Quercetin for Macular Degeneration

Quercetin for Macular Degeneration

There are a wide variety of supplements that have been studied for treatment of macular degeneration. The renowned AREDS I & II (age-related eye disease study) showed significant beneficial effects in slowing or preventing AMD (age-related macular degeneration). These studies used specific nutraceuticals that included zeaxanthin, lutein, zinc and others .which exhibited a range of vision strengthening properties. 

Since this research, there has been more interest in expanding the search for additional supplementation that may be advantageous for healthy vision. This includes amino acids, herbs and other compounds that may be linked to ancient medicine and the observational studies that show significant results. There has also been research in current “hotspots” of certain cultures that practice cultural nutrition which carries unique vision enhancing nourishment.

Quercetin is a flavonol derived from the flavonoid plant group called polyphenols. It is used in humans as a supplement to boost immunity as well as an ingredient in foods and beverages. However, when scientists tracked the pathway of this unique flavonol it was found to assist ophthalmological functioning as well. 

Currently, research is indicating that quercetin may be an excellent addition to the AREDS formulas or just on its own to prevent or treat chronic and acute macular degeneration.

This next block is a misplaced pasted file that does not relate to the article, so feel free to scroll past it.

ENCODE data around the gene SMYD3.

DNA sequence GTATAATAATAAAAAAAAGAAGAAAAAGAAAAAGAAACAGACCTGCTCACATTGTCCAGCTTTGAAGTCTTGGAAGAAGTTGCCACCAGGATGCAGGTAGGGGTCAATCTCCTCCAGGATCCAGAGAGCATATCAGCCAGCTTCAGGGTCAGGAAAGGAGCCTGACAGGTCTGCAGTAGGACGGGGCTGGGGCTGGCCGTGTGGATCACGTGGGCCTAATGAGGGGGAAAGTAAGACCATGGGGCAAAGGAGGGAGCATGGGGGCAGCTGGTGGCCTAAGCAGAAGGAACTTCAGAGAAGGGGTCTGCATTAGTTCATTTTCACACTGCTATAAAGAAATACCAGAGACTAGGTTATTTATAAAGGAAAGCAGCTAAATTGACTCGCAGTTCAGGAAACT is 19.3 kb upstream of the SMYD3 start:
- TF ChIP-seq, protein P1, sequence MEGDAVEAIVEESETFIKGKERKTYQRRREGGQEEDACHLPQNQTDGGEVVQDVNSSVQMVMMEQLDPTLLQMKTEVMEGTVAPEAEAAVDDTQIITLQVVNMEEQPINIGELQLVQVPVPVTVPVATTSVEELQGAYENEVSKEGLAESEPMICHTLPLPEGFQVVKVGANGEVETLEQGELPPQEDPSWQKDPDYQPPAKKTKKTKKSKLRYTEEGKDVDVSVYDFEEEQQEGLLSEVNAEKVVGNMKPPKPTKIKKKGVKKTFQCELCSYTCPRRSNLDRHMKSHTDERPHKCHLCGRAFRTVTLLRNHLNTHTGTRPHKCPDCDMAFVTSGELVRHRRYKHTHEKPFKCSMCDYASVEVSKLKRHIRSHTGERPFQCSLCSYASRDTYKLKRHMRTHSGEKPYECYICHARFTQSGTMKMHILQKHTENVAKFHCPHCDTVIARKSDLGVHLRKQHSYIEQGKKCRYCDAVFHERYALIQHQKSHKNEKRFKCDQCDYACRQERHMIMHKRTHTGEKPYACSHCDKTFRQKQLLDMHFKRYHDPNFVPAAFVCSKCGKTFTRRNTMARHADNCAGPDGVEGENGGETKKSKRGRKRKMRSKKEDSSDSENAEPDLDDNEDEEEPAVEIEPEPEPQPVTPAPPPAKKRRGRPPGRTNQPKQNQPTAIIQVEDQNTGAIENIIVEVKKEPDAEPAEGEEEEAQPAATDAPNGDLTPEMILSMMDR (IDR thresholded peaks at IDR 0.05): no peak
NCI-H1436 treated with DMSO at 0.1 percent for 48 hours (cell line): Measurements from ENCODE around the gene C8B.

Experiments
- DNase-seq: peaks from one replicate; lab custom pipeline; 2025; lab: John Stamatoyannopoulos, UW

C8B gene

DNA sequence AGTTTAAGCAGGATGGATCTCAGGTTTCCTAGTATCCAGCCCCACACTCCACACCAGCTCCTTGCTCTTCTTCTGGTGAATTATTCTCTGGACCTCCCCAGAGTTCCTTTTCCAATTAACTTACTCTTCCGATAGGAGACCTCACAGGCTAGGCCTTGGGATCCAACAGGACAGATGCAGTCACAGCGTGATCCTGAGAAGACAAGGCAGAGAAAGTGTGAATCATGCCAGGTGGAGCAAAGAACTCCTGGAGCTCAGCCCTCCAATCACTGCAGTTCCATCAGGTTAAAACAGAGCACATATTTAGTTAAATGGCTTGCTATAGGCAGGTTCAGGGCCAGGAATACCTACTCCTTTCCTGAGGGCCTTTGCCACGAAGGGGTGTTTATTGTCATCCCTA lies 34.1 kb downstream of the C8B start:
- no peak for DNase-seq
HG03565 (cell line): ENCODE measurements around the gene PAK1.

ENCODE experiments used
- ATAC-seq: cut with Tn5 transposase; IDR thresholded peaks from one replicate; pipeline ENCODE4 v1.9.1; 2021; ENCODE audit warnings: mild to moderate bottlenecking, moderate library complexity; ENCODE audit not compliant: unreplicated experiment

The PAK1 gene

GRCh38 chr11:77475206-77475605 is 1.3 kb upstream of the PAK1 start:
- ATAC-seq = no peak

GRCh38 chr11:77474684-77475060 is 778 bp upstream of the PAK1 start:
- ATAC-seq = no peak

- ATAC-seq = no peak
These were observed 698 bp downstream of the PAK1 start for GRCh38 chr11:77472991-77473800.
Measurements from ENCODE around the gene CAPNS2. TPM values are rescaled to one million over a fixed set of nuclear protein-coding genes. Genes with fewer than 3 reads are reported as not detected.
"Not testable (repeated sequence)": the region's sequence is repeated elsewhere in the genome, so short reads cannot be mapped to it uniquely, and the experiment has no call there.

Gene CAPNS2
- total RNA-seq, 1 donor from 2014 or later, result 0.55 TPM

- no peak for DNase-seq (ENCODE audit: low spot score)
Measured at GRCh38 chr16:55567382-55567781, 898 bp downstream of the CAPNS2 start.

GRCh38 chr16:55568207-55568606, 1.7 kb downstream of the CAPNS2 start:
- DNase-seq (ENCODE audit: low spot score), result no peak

The Zeaxanthin-Quercetin Factor

It is no surprise that another compound from the polyphenol group makes its way to the retina. Zeaxanthin is one prominent carotenoid (compound that gives plants color) found stored in the human eye. Another is quercetin.

A study titled, ‘The therapeutic use of quercetin in ophthalmology’ published in Biomedicine & Pharmacotherapy (Volume 137, May 2021) stated that,

“Quercetin has been widely studied in the field of ophthalmology because of its strong antioxidant, anti-inflammatory, immunomodulatory, anti-carcinogenic, vascular protection, neuroprotection, and other biological activities. It is expected to act as a potentially effective therapeutic drug for ophthalmic diseases.”

As quercetin is packed with a variety of healing mechanisms, it is no wonder that it sits alongside zeaxanthin. These two are an example of how nature practically gives us the tools to remain functioning on an optimal level. As the zeaxanthin-quercetin factor shows a unique connection to nature, maybe more attention will be placed on the importance of sustaining this essential source only found in nature.

Open Your Eyes to the Natural Connection

Quercetin works in conjunction with other nutritional elements, all derived from plant-based eating. It is yet one of many obvious signs that we are all connected to nature. From humans and animals to oceans and plants it is imperative we realize this unique bond so decimation of nature around us ceases and desists. Reducing factory farming and increasing sustainable harvesting of organic fruits, vegetables and grains is essential to the future health of humankind.

Quercetin is one piece of the puzzle that fits beside so many other easily attainable natural health remedies. Adding foods to your diet that contain quercetin could help strengthen your retina and macula. This could put them more on the offensive rather than the defensive when macular degeneration already has its hooks in. Give yourself and your optical health a daily quercetin boost.